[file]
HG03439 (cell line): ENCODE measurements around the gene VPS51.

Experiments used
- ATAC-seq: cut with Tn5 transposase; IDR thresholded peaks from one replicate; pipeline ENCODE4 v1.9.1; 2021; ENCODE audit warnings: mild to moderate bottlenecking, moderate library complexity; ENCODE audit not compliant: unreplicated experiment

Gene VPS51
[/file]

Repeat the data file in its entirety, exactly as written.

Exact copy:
HG03439 (cell line): ENCODE measurements around the gene VPS51.

Experiments used
- ATAC-seq: cut with Tn5 transposase; IDR thresholded peaks from one replicate; pipeline ENCODE4 v1.9.1; 2021; ENCODE audit warnings: mild to moderate bottlenecking, moderate library complexity; ENCODE audit not compliant: unreplicated experiment

Gene VPS51